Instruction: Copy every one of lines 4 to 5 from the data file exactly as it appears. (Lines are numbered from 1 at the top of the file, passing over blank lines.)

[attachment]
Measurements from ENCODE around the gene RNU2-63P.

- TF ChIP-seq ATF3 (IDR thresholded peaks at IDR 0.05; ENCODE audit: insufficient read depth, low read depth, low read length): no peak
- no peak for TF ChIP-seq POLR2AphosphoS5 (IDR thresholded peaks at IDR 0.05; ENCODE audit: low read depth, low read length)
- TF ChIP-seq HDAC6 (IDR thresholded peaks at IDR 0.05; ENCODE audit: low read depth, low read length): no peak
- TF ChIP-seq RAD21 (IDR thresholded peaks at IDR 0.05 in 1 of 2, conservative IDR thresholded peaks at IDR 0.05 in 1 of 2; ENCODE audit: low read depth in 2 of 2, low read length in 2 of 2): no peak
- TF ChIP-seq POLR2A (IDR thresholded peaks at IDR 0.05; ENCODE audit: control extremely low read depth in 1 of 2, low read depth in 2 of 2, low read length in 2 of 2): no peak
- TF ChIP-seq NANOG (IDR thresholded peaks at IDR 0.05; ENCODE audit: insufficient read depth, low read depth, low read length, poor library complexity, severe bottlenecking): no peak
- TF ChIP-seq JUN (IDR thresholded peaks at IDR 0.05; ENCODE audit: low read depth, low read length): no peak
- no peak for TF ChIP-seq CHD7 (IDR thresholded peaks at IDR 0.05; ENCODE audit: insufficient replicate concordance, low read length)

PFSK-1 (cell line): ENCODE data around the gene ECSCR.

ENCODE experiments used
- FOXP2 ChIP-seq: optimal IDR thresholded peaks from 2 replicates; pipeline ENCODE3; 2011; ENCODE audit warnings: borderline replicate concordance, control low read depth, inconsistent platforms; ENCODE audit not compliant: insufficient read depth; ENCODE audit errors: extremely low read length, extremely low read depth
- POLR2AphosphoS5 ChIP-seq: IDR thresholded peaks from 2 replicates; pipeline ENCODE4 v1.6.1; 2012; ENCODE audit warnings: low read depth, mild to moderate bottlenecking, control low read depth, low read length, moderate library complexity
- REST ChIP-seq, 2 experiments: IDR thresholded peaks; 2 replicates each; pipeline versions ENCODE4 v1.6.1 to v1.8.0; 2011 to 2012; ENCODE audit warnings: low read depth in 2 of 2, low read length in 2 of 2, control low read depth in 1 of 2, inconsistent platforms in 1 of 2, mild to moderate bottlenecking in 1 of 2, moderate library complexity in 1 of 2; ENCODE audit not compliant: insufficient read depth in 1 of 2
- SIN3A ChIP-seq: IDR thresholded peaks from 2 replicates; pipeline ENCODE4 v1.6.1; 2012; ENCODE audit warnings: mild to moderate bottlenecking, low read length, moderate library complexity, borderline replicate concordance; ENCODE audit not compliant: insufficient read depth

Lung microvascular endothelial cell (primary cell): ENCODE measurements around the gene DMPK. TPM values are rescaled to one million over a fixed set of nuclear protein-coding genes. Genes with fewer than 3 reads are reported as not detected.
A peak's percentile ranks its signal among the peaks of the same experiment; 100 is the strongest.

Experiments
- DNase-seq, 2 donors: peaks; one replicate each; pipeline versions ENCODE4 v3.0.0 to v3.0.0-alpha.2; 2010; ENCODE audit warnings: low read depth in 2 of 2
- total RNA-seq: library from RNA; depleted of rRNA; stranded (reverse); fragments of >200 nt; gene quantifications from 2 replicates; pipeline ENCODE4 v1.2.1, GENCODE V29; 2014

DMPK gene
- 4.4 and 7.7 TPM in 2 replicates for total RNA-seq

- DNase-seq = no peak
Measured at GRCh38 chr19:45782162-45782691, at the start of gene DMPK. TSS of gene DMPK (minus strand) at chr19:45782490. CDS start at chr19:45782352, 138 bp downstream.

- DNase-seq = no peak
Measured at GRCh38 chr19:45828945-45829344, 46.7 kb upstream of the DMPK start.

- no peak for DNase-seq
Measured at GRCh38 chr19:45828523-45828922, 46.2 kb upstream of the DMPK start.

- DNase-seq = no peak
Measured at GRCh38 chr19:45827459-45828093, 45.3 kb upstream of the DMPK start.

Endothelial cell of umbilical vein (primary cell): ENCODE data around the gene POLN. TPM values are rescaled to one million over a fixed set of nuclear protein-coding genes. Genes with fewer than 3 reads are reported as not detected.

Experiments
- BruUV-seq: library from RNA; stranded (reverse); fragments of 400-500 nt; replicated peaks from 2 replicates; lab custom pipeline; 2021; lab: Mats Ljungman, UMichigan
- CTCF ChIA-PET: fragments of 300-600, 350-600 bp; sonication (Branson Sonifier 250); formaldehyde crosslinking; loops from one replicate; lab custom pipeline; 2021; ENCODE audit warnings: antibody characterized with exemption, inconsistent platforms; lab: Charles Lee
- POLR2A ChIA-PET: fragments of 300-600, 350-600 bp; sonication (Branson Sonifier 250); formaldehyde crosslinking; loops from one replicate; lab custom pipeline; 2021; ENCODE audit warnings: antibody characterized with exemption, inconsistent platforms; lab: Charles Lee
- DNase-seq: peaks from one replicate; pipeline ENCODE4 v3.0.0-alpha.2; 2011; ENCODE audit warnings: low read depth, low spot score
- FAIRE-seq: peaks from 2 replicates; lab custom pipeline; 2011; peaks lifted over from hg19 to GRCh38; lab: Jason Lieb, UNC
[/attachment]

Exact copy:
- TF ChIP-seq HDAC6 (IDR thresholded peaks at IDR 0.05; ENCODE audit: low read depth, low read length): no peak
- TF ChIP-seq RAD21 (IDR thresholded peaks at IDR 0.05 in 1 of 2, conservative IDR thresholded peaks at IDR 0.05 in 1 of 2; ENCODE audit: low read depth in 2 of 2, low read length in 2 of 2): no peak